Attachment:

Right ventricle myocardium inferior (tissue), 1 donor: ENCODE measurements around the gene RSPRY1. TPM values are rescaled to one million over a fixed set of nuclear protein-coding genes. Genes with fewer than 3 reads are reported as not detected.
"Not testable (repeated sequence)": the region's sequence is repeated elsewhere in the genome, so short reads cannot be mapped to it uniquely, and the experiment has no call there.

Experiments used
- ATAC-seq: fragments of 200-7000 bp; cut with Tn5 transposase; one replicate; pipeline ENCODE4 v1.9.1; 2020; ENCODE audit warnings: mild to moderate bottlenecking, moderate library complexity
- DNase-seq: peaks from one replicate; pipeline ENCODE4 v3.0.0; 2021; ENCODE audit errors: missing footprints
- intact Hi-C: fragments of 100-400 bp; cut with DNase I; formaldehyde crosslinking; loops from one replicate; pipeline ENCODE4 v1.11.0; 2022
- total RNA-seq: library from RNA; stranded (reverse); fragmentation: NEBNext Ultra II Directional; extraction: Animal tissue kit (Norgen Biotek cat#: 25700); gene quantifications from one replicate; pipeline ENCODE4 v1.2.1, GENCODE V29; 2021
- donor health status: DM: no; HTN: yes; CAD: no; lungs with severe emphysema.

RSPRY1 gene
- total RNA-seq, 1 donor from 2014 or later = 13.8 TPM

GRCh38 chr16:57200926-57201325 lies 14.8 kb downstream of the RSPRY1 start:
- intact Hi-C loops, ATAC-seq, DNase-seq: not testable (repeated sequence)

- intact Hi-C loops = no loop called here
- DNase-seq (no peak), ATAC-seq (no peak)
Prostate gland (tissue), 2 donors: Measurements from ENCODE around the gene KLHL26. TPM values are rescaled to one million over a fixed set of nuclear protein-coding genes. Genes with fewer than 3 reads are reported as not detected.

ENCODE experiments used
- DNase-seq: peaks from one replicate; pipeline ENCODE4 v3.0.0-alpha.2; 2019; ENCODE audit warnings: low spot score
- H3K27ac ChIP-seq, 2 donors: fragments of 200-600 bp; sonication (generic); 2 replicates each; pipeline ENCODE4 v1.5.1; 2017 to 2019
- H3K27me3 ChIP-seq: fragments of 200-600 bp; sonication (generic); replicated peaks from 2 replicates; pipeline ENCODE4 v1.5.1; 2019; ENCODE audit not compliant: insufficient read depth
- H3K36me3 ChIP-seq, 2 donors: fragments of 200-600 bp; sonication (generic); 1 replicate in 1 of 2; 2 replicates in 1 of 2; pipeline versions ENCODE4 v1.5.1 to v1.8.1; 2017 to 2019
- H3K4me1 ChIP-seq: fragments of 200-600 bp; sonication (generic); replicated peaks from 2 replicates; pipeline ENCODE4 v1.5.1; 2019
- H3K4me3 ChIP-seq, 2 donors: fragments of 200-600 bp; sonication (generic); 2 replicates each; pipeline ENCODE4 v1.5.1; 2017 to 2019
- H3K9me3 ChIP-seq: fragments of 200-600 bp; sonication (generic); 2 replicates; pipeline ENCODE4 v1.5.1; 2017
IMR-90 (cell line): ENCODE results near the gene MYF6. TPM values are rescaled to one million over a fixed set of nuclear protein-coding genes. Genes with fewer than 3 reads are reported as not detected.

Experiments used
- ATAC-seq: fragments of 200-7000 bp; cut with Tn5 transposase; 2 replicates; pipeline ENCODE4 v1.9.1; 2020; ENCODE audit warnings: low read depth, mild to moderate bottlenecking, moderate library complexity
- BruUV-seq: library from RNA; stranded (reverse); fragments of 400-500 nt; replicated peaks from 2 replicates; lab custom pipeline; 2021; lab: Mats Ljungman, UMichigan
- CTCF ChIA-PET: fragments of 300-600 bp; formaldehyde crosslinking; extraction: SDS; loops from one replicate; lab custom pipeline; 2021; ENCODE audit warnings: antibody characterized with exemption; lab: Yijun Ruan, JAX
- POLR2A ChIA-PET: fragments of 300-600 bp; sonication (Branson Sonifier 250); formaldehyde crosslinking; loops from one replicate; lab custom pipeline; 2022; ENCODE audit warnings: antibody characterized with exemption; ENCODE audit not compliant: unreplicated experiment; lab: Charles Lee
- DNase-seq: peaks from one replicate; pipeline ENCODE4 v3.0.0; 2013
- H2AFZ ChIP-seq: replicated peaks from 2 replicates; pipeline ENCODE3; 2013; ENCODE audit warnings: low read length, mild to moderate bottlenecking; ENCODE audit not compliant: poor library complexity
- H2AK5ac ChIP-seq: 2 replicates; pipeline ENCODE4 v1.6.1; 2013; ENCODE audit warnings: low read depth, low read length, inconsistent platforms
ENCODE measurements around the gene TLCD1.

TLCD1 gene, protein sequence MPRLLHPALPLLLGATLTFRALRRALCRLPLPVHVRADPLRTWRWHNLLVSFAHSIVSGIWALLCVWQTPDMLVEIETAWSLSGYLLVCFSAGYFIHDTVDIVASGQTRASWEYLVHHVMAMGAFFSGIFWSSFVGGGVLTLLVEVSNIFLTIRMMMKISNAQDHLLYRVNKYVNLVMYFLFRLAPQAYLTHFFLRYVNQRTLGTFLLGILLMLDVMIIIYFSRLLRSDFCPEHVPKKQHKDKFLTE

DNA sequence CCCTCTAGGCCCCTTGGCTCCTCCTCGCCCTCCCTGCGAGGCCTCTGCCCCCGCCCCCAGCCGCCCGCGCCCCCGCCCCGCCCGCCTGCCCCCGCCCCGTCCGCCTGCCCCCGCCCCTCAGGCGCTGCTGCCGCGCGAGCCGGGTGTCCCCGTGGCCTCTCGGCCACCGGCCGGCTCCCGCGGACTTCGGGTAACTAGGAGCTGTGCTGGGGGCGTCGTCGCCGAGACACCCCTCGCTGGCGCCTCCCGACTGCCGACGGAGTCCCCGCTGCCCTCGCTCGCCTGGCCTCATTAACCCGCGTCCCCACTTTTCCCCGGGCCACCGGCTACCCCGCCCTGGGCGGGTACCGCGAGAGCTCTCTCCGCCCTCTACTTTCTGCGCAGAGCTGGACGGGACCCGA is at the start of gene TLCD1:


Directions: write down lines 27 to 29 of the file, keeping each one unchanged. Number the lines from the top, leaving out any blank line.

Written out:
- BruUV-seq: library from RNA; stranded (reverse); fragments of 400-500 nt; replicated peaks from 2 replicates; lab custom pipeline; 2021; lab: Mats Ljungman, UMichigan
- CTCF ChIA-PET: fragments of 300-600 bp; formaldehyde crosslinking; extraction: SDS; loops from one replicate; lab custom pipeline; 2021; ENCODE audit warnings: antibody characterized with exemption; lab: Yijun Ruan, JAX
- POLR2A ChIA-PET: fragments of 300-600 bp; sonication (Branson Sonifier 250); formaldehyde crosslinking; loops from one replicate; lab custom pipeline; 2022; ENCODE audit warnings: antibody characterized with exemption; ENCODE audit not compliant: unreplicated experiment; lab: Charles Lee